John Wild

Photo of two people listening to electromagnetic signals

Invisible Geography Drift

Invisible Geographies is a performance event that uses radiofrequency (RF) receivers connected to portable audio amplifiers. The RF receivers make the transmission of wireless communications infrastructures, such as mobile phones, wi-fi and Bluetooth, audible to participants exploring the City.

The first East London Invisible Geographies drift was carried out on Saturday 15 April 2015. Five people participated in the drift. It started outside Limehouse Sailors’ Mission and walked to the Robin Hood Gardens estate, where field recordings were made of the estate’s electromagnetic communications. The Robin Hood Gardens drift was organised in collaboration with CODED GEOMETRY.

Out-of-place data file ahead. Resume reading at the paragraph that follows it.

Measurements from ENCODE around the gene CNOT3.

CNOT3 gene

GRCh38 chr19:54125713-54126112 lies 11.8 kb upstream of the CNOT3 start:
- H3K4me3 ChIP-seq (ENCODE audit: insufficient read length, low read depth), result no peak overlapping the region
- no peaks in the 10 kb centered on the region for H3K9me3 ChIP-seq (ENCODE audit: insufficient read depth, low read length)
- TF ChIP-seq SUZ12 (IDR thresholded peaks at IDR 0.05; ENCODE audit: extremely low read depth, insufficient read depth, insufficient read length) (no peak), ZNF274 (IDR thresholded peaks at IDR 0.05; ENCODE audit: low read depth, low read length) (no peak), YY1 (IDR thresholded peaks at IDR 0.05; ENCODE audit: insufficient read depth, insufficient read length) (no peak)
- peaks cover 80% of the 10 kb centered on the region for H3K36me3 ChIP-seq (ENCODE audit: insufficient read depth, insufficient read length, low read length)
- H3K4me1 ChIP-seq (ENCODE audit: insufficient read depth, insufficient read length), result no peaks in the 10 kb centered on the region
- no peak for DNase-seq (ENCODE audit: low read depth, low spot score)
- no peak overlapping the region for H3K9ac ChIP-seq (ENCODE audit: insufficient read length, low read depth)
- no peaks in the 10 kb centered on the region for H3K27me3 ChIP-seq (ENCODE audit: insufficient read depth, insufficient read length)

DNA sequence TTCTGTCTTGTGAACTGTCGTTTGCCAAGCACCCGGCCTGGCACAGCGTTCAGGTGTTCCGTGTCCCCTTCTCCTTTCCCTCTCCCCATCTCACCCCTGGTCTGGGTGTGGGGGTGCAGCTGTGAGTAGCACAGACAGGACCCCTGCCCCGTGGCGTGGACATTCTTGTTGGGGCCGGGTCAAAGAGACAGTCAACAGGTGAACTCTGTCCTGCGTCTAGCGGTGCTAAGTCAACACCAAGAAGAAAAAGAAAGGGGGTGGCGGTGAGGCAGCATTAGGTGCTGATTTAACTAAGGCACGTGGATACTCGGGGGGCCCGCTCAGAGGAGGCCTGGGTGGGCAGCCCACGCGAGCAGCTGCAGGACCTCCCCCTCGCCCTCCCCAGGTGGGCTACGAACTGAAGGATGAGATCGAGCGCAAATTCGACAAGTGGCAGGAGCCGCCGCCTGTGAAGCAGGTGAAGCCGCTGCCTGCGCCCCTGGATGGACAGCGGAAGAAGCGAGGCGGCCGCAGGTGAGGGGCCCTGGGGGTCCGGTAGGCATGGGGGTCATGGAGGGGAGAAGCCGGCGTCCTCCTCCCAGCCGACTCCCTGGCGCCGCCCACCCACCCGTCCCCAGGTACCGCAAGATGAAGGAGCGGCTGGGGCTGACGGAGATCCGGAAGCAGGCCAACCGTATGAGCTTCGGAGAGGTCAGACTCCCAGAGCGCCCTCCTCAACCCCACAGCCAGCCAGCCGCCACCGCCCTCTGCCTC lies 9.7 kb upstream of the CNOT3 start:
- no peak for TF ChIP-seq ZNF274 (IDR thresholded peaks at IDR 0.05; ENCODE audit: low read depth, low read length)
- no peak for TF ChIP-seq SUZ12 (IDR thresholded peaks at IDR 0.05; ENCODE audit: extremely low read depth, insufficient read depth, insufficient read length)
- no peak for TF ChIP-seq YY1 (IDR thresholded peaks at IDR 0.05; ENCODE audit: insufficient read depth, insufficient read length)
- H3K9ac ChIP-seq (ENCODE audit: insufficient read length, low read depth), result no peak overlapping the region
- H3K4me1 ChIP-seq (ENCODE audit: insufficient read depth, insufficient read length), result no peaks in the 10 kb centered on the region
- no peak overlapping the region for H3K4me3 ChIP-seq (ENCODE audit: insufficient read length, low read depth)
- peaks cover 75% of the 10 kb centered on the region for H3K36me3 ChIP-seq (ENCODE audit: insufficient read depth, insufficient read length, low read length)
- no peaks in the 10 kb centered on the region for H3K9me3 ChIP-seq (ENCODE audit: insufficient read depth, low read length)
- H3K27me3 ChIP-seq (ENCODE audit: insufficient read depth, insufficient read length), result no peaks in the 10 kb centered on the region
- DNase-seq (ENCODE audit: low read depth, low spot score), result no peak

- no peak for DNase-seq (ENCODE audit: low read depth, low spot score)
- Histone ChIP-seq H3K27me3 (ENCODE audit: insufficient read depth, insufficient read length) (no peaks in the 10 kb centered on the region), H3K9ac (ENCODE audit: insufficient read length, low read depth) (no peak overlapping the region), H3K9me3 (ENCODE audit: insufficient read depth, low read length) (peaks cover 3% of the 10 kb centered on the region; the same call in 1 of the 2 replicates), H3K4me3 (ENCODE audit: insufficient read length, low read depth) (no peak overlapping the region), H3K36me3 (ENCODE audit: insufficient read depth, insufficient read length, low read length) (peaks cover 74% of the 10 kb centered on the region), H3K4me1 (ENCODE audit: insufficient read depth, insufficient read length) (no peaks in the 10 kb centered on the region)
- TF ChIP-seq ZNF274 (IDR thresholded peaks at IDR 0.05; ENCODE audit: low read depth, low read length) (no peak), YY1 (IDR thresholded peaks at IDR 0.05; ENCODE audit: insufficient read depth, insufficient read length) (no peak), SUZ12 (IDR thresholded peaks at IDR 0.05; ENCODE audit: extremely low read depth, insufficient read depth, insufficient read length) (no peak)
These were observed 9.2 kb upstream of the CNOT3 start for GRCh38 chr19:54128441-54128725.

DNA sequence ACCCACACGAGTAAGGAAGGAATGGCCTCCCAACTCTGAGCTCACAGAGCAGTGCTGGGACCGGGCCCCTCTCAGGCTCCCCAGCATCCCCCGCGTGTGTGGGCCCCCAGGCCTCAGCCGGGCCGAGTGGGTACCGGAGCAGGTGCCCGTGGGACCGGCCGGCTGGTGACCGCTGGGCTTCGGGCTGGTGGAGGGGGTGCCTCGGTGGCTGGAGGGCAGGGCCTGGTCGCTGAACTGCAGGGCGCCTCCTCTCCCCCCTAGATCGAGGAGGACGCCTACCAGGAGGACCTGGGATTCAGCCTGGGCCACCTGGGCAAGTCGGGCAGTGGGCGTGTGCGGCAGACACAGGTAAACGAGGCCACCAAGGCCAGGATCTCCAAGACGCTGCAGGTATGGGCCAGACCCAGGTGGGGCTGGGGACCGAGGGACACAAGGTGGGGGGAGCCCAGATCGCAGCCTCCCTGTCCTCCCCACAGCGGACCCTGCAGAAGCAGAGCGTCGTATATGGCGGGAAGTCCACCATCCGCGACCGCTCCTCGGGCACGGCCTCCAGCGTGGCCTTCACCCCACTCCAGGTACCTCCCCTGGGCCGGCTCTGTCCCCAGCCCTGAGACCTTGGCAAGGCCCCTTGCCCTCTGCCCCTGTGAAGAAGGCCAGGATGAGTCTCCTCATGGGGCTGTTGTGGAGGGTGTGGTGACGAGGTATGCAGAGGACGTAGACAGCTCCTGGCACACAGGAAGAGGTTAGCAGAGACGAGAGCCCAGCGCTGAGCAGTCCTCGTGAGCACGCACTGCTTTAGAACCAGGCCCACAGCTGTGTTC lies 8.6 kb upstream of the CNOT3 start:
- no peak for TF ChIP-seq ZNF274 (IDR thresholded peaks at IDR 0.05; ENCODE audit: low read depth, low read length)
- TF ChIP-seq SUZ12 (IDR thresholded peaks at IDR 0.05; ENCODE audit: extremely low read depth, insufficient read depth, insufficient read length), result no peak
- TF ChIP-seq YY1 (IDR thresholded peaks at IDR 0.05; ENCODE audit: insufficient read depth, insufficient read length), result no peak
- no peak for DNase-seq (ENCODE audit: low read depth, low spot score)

The second drift took place on 12 April 2019 as a performance presentation at ‘Approaching Estate: Methodologies for Practices of Site and Place’, held at the Furtherfield Commons gallery space in Finsbury Park. The event was organised by the Sensingsite research group based at Central St. Martins.

Two types of RF receivers were used. The first devices were commercial A-com broad spectrum RF detectors, tuned to receive transmissions within the 50MHz-6000MHz spectrum, licensed in the UK for mobile phones, wi-fi and Bluetooth. The second type was an RF antenna I constructed myself, based on the open-source heptagonal magnetic antenna developed by LOM instruments. My design built on the original by adding a pre-amp to the antenna.